Nancy Popp is a performance artist whose recent works have confronted gentrification in Los Angeles and in other cities around the world. During a recent stay in Rio de Janeiro, she discovered a grassroots intervention called the Museum of the Removed, which was a permanent, sited archive of displaced communities and demolished buildings, recreated in facsimile. Popp found it a beautiful and effective strategy for resisting displacement and also noted the parallels between that project and the work she has been doing as a member of both the LA Tenants Union and BHAAAD (Boyle Heights Alliance Against Artwashing and Displacement). Her contribution to the triennial will be to bring video and other documentation of the Museum of the Removed into OCMA, and to engage and support a variety of LA-based and Orange County community groups through public programming.
Patricia Fernández has spent a great deal of time in archives; her recent projects have been painterly meditations on her own family’s history as it manifests in the mysterious items she uncovers in family chests and attics. For the triennial, she is focusing her attention on the erstwhile site of Éditions Ruedo Ibérico, a vanished printing press in Paris that produced political texts for Spanish exiles living there in the 1960s and 70s. Fernandez, who is originally from Spain herself, discovered this site when she lived in it during a residency. She returned to Paris last year to conduct research, during a time of unprecedented political tension in that city. The history of Éditions Ruedo Ibérico, along with its many personal resonances for the artist and her family, is complex, and Fernandez will attempt to evoke some of it through a sculptural recreation of remembered elements from the site.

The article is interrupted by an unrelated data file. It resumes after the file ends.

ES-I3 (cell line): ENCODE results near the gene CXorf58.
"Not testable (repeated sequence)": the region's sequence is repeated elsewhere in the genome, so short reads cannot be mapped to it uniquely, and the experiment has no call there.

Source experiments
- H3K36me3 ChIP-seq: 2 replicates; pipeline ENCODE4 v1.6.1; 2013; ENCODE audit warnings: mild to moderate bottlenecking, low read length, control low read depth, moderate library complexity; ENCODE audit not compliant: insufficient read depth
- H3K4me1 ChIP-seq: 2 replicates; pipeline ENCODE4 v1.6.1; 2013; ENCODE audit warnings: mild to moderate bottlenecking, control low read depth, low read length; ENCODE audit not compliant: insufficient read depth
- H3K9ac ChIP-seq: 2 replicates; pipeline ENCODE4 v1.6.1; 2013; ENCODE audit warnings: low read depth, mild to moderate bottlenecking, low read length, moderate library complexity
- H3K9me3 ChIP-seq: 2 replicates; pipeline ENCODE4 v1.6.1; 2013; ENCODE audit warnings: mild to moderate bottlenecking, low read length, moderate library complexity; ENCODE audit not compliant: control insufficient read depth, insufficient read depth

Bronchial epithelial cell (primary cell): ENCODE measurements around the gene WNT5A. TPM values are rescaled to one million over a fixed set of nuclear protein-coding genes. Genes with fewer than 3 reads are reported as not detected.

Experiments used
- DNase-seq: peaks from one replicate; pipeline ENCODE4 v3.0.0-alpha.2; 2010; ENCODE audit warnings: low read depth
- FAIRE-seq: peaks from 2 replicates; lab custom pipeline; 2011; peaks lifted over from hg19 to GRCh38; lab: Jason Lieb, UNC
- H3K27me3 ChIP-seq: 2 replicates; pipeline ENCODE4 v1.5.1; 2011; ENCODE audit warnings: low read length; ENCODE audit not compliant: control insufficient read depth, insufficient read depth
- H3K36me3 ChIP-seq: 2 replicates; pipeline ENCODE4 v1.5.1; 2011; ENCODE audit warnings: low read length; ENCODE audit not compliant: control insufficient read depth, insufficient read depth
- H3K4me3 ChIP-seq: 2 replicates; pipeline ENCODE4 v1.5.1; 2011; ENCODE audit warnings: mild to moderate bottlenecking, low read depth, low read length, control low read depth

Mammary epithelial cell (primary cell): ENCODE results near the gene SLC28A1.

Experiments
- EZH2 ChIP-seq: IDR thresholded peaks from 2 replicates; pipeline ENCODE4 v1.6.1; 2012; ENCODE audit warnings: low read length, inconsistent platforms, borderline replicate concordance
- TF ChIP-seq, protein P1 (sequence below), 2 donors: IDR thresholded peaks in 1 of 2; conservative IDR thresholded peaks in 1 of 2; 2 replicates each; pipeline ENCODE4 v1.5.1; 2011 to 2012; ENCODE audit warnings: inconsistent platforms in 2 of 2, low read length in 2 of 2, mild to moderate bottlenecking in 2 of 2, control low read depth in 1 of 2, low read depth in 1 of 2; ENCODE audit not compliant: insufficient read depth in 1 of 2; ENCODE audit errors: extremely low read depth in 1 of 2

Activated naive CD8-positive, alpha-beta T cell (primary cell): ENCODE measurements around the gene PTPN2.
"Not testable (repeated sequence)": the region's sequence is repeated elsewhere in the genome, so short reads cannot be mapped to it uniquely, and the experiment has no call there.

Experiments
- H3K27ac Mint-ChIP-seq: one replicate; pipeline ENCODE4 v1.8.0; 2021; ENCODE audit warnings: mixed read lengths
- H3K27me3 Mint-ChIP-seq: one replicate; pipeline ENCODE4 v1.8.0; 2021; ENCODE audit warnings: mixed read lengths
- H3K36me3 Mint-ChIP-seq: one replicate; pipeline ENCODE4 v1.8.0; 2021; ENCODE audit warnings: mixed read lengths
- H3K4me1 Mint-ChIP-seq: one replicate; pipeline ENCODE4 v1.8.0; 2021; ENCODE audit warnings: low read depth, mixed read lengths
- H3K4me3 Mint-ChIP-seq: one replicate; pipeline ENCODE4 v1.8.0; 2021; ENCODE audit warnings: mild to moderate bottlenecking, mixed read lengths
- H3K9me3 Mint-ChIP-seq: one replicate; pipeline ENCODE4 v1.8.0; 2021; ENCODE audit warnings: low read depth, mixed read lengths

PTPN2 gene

Carmen Argote and Olga Koumoundouros have both achieved renown in the last few years for gutsy material interventions into actual houses in Los Angeles. For the triennial, both of these artists are engaging directly with OCMA’s facilities. Koumoundouros, with the help of several other sculptors, will be creating a series of forms that consider the psychic reverberations of a story she heard about an OCMA employee who died of a heart attack in the museum’s parking lot back in the 1990s. Argote will be working with the pavilion space, an open-air patio at the museum that was once the site of a sculpture garden. In a work that will evolve throughout the course of the exhibition, a series of large hanging cloths that pay tribute to the absent sculptures will be transformed, with the help of the artist’s mother, into articles of clothing that will play with the retail element of the nearby OCMA store.
A total of 25 artists will be exhibiting work in “Building As Ever;” of those, 10 are based in Los Angeles, while the rest hail from such disparate locations as Hong Kong, China, Mexico, Japan, Vietnam, El Salvador, Chile, Australia, South Korea, Oakland, and Seattle. How ideas and projects from all of these locations coalesce and diverge should be a fascinating thing to see.